Forty-six tapes remain.
Today’s project was a tape labeled “Assortment #1,” which was a motley collection of tracks I liked off albums that (at the time) I wasn’t that enthusiastic about, along with a few singles I had on hand, and a stretch recorded off the radio.
It included a typed list which turned out to be absolutely accurate, right down to the counter numbers. The entire first side of the tape, roughly an hour and a half, was stuff I already had on iTunes, so I didn’t need to record any of it.
Side 2 was another matter. I had the first four songs, but then came Neil Diamond’s “Holly Holy,” which I think may be his best song ever (he thought so, too, I’ve read), which was recorded off the single, which I’d bought when it first came out.
I don’t have the single anymore. It went missing somewhere in the thirty-plus years between making this tape and copying my singles to MP3. So I booted up Audacity and started recording, and didn’t turn it off until halfway through the next-to-last song. (Would’ve been sooner if I’d actually been paying attention.)
So I got “Holly Holy,” then skipped a couple, but transferred Bette Midler’s “Delta Dawn” because while I still had the single (it’s the B-side of “The Boogie Woogie Bugle Boy of Company B”), it was kind of scratchy by the time I copied it to MP3. So now I have two copies of the same record, where one’s scratchy and the other’s weak in the higher frequencies (a common problem with old magnetic tape, and with this particular tape recorder).
And that’s apparently where I ran out of stuff to record when I originally made this tape, because the next five tracks were recorded off the radio. Specifically, according to the list they were recorded off WYDD 104.7 FM, which was the station I listened to when I lived in Pittsburgh, 1974-1977.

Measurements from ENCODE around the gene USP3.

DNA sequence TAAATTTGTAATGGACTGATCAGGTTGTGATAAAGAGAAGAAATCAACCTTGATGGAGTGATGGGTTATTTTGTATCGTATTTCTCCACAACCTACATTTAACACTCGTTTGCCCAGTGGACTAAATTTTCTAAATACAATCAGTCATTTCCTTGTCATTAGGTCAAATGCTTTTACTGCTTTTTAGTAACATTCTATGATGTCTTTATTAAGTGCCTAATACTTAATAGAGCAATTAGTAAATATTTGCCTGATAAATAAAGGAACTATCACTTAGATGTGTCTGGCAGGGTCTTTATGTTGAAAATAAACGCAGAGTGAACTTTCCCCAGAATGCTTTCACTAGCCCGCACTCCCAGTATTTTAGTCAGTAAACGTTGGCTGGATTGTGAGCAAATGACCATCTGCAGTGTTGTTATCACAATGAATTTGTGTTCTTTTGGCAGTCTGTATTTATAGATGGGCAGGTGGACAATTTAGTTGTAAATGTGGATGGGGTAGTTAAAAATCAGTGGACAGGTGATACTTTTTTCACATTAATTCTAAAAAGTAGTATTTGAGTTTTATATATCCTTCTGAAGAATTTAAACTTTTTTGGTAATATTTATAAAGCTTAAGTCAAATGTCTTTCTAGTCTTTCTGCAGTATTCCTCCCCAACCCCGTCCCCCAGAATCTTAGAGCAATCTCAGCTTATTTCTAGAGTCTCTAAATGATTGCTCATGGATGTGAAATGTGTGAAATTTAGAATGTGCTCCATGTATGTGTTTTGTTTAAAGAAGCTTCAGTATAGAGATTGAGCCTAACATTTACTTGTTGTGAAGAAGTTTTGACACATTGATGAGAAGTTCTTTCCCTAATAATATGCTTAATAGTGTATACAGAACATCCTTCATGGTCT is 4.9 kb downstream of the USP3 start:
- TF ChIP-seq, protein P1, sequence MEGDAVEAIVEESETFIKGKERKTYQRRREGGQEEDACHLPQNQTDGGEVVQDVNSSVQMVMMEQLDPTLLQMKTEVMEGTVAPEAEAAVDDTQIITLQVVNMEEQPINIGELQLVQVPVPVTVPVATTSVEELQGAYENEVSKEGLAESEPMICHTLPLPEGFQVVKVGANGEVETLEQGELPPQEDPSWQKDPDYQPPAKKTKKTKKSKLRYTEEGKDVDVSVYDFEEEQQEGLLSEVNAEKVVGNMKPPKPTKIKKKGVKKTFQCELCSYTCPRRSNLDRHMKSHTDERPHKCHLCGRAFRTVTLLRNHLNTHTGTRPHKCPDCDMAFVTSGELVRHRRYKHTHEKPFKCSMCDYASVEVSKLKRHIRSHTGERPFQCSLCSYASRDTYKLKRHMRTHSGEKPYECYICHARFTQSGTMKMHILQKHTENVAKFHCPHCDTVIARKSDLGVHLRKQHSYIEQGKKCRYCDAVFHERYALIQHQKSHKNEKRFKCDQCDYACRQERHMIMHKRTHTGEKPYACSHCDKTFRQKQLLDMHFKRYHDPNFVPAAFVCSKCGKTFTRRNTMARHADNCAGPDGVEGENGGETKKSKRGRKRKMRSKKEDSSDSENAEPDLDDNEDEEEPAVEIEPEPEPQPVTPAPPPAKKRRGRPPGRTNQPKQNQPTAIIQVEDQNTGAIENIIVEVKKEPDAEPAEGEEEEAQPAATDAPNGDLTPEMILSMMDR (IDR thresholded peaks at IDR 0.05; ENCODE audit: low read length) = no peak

WYDD has changed call letters many times since, it seems, but from 1967 until some time in the ’80s it was WYDD. Apparently it started out as a jazz station, but when I listened to it it was album rock, and very, very good.
I was horrified to discover just now that it’s now WPGB and is a right-wing talk station. In the ’70s it was about as far from that as can be imagined. I’m trying to remember their slogan — “WYDD — [something] radio for unsold ears.” Can’t fill in that blank right now. They were locally owned, completely independent. (WPGB is Clear Channel.)
Honest radio for unsold ears? Maybe.
Anyway, they played a huge variety of cool stuff, from Dr. Demento to unreleased recordings by Buckingham Nicks (I’ll get to those later — I taped them). And I taped five tracks here — but I didn’t do a terribly good job of it, so there are missed beginnings and endings, and a couple of places where I apparently paused the tape for a fraction of a second for some reason, causing a blip. I also didn’t always catch the DJ saying what he was playing. So the first of the five tracks is “unidentified boogie #1,” and the second is “unidentified boogie #2.” They’re instrumental, so I can’t use the lyrics to track them down; no idea who recorded them, but they rock, despite my interrupting the first one twice and missing the beginnings and ends of both, so I’m keeping them.
The next track is “It’s All Over Now,” by Rod Stewart — slightly truncated, alas, missing about fifteen seconds of a six-minutes-and-change running time, but still worth keeping.
And then “I’m Going Home,” by Alvin Lee, recorded live — but not the performance at Woodstock. Not Ten Years After at all; Alvin Lee solo. No idea where it’s from. I loved WYDD.
And finally — well, I thought this was one I wouldn’t be keeping, but I was wrong. It’s “Radar Love,” by Golden Earring, and I have the album “The Continuing Story of Radar Love,” but this isn’t the same version. I had the album version; now I have both the album version and the full single version. (There’s also an edited-down single version.)
But after that I finished out the tape with half a dozen more album tracks, and those all duplicated items already in my collection.
So I kept/copied seven songs out of thirty-nine.
Six tapes down, forty-six to go. Progress!